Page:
Using the RapidMiner Studio Built-in Samples
When you have completed the tutorials, you can use RapidMiner Studio's built-in samples repository, with explanatory help text, for more practice exercises. The sample data and processes are located in the Repository panel:
- The data folder contains a dozen different data sets, which are used by the sample exercises. They contain a variety of different data types.
- The processes folder contains over 130 sample processes, organized by function, that demonstrate preprocessing, visualization, clustering, and many other topics.
To use the samples, expand the processes folder.
There are two mechanisms for using these processes:
- double-click to display the individual operators with help text. This method is best for learning.
- drag-and-drop to have the process immediately available for running.
Double-click for additional detail
You can learn a lot by double-clicking a sample process.
Select a process. This example uses 01_DecisionTree.
Double-click on the process name. RapidMiner opens the process and displays it on the canvas:
To see the parameters set for an operator, click on it. For example, if you click on the Retrieve operator, the Parameters panel reports the data set in use ("Golf"):
Click to run the process.
Drag-and-drop for efficiency
If you drag a process from the repository onto the canvas, things look different than they did above. RapidMiner automatically creates an Execute operator, which, when run , executes the process you dragged in.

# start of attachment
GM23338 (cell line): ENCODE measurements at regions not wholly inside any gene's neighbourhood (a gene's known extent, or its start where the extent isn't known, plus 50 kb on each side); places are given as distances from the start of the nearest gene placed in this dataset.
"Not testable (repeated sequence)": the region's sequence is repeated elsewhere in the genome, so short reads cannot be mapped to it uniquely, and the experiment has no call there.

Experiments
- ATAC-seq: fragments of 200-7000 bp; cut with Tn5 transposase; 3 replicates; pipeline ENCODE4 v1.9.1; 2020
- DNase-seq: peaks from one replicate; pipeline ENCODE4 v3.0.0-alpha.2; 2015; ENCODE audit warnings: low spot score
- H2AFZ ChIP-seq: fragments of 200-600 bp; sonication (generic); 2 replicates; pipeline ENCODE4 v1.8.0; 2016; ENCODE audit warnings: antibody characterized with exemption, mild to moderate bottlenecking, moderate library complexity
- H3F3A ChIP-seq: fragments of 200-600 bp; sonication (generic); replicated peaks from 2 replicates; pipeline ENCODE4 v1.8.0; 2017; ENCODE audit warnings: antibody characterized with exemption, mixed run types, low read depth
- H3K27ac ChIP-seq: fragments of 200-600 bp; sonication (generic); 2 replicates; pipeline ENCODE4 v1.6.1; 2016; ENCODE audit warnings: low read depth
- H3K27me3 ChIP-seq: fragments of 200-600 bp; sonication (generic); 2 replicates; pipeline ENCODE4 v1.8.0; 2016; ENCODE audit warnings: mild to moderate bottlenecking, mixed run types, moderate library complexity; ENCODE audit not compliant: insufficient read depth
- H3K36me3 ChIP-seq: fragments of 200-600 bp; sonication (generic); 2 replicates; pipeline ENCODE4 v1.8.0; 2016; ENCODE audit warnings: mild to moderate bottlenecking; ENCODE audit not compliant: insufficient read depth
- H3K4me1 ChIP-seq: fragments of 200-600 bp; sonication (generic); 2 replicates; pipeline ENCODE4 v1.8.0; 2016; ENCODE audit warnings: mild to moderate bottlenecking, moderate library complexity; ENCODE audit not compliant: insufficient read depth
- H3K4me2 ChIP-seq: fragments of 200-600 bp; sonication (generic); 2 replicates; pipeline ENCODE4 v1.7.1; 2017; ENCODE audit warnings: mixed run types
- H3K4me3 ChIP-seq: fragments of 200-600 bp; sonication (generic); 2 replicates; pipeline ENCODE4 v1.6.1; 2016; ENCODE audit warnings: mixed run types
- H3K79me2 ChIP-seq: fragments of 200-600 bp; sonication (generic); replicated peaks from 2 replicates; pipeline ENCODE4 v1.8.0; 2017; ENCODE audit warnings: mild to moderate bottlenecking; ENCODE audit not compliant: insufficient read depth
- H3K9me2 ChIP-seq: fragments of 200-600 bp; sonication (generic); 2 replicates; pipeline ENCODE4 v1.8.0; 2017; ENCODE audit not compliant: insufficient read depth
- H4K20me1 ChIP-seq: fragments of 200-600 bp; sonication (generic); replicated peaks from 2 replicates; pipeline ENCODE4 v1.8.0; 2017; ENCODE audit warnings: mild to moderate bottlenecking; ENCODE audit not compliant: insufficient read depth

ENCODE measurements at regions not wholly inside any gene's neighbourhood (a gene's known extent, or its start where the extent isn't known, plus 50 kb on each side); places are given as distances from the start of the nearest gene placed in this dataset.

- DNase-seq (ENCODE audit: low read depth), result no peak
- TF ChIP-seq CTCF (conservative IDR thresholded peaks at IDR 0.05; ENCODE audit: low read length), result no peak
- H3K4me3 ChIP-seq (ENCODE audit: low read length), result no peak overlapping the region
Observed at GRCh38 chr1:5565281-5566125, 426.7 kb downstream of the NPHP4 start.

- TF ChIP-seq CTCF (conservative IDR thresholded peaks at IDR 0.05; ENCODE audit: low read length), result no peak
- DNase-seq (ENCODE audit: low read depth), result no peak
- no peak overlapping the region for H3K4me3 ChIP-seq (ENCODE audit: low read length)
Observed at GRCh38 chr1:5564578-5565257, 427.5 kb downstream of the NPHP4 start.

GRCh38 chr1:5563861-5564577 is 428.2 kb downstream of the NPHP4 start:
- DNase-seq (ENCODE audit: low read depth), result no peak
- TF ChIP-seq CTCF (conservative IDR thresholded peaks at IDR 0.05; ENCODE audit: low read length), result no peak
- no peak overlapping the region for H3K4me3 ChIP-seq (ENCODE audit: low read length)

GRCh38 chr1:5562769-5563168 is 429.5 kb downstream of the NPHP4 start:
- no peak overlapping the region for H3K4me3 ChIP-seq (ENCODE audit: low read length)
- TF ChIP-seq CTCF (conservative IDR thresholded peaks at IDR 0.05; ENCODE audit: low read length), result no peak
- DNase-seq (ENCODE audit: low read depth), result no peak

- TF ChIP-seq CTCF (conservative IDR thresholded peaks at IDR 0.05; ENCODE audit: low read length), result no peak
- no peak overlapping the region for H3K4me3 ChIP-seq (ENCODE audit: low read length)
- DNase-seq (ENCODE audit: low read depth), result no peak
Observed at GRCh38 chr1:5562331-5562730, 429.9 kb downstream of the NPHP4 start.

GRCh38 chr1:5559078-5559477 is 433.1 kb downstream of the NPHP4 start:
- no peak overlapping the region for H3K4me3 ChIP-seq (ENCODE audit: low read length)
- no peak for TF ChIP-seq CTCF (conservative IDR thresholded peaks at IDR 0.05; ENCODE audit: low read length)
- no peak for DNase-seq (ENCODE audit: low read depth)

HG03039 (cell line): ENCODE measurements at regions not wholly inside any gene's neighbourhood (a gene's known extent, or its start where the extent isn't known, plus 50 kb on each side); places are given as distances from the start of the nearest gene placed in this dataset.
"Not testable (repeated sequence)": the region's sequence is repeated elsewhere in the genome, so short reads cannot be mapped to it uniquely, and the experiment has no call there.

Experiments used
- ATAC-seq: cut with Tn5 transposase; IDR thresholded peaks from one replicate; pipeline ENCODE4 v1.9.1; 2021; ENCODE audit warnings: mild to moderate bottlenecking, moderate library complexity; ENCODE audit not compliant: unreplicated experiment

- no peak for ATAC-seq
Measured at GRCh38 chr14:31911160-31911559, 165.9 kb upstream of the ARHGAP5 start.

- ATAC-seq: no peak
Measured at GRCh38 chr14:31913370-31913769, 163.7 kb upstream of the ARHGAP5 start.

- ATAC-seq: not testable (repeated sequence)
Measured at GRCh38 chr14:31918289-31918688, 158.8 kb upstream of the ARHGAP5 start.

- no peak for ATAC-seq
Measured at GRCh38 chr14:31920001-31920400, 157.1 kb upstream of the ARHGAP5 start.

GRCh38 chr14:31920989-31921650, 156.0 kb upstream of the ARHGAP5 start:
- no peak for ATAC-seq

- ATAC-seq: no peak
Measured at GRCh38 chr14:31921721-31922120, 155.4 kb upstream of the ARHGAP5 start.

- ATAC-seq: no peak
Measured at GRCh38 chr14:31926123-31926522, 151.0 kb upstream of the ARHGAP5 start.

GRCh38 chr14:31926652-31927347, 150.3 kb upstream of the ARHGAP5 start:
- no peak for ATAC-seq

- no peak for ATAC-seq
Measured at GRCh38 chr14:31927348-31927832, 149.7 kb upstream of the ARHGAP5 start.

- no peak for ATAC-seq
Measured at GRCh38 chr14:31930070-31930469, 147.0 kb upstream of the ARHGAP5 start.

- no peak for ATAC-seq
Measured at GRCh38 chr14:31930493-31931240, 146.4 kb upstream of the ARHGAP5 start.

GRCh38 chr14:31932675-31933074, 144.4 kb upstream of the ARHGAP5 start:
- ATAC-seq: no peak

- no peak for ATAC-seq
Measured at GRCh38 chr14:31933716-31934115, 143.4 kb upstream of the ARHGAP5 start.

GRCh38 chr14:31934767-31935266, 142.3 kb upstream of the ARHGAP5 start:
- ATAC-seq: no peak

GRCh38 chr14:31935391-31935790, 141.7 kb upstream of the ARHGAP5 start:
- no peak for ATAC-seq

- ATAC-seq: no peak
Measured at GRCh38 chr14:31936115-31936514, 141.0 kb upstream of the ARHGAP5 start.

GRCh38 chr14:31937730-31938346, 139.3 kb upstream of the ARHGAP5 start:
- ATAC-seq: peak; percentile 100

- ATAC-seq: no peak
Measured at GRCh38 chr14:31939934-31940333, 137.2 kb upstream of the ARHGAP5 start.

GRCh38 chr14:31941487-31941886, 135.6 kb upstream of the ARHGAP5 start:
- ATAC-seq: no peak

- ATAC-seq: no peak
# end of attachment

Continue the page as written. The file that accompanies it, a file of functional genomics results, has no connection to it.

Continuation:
Again, this example uses 01_DecisionTree.
Drag 01_DecisionTree onto the canvas.
Notice that what you see is the Execute operator. You cannot see the operators that make up the process. For that, you would need to double-click the process in the Repository panel.
Connect the results (res) port of the Execute operator to the results port of the process and click run to run the process.
As you gain experience and begin to design complicated processes with multitudes of operators, you will want to build in some structure. By saving multi-operator processes, you can reuse them as needed. For example, if you do a lot of analysis, you can make one process for updating data, one for data preprocessing, one for model creation, one for model performance checks, etc. Save each process to the repository and drag them to the canvas as needed. Then, your main process will contain just interconnected Execute operators. Neat and tidy.